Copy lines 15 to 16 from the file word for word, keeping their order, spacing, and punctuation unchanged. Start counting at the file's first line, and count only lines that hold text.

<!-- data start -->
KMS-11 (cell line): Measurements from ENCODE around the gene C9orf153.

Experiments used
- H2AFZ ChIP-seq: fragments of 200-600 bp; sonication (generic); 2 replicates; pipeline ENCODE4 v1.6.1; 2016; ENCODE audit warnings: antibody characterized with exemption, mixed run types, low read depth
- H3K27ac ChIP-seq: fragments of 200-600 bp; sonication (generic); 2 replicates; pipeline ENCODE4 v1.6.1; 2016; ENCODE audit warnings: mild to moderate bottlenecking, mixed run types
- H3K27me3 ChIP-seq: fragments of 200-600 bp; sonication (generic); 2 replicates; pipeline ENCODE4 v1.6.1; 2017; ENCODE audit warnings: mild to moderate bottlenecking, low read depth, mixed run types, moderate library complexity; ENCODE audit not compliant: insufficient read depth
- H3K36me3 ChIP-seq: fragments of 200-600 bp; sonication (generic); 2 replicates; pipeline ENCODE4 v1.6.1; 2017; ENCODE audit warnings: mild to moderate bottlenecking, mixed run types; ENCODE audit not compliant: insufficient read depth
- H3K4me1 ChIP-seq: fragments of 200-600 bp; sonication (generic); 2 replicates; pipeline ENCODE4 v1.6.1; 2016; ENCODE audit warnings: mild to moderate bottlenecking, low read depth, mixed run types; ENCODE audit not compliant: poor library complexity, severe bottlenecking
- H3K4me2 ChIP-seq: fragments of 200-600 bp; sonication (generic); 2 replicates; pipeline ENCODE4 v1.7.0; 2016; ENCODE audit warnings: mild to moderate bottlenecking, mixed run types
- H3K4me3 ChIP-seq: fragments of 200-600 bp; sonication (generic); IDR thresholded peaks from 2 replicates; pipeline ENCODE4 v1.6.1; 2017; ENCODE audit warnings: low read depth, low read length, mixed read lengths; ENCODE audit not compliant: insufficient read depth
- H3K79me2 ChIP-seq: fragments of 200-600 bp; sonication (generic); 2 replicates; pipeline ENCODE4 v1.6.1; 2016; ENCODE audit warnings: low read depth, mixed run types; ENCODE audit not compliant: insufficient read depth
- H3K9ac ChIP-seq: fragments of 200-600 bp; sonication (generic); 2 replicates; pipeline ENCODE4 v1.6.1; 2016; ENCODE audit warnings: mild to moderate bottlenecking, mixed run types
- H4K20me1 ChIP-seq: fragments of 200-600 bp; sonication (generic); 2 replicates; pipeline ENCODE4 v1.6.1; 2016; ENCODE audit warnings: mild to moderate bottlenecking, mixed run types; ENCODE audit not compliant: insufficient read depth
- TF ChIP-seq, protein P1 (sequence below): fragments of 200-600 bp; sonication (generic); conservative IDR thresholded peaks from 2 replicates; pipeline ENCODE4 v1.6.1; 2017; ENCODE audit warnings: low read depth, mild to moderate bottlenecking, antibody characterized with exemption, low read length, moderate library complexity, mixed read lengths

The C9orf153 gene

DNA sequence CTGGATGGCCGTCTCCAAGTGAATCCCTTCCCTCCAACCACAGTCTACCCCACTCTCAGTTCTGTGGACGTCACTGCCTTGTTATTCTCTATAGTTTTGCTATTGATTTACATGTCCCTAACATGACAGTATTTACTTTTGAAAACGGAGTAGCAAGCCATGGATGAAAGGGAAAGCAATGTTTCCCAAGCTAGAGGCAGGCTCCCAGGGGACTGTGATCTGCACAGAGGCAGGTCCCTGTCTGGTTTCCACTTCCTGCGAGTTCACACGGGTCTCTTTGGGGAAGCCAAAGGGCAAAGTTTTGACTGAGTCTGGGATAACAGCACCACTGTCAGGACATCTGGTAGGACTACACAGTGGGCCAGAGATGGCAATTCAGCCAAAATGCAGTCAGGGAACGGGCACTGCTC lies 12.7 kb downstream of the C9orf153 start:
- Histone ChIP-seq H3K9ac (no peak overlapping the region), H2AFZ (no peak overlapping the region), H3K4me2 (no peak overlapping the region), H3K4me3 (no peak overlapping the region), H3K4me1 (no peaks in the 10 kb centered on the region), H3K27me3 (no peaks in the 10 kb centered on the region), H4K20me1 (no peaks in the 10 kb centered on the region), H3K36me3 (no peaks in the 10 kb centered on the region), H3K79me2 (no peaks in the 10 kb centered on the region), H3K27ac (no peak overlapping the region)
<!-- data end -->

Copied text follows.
DNA sequence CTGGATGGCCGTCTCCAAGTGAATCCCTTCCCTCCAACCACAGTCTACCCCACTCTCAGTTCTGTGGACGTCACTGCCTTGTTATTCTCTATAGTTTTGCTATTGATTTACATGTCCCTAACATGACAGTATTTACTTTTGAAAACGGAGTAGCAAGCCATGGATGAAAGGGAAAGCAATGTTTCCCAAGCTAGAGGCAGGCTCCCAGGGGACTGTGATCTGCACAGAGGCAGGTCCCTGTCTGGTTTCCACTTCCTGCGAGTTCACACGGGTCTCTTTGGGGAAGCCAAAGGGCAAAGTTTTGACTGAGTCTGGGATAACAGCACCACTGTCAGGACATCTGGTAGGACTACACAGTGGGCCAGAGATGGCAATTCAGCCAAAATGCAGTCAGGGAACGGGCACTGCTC lies 12.7 kb downstream of the C9orf153 start:
- Histone ChIP-seq H3K9ac (no peak overlapping the region), H2AFZ (no peak overlapping the region), H3K4me2 (no peak overlapping the region), H3K4me3 (no peak overlapping the region), H3K4me1 (no peaks in the 10 kb centered on the region), H3K27me3 (no peaks in the 10 kb centered on the region), H4K20me1 (no peaks in the 10 kb centered on the region), H3K36me3 (no peaks in the 10 kb centered on the region), H3K79me2 (no peaks in the 10 kb centered on the region), H3K27ac (no peak overlapping the region)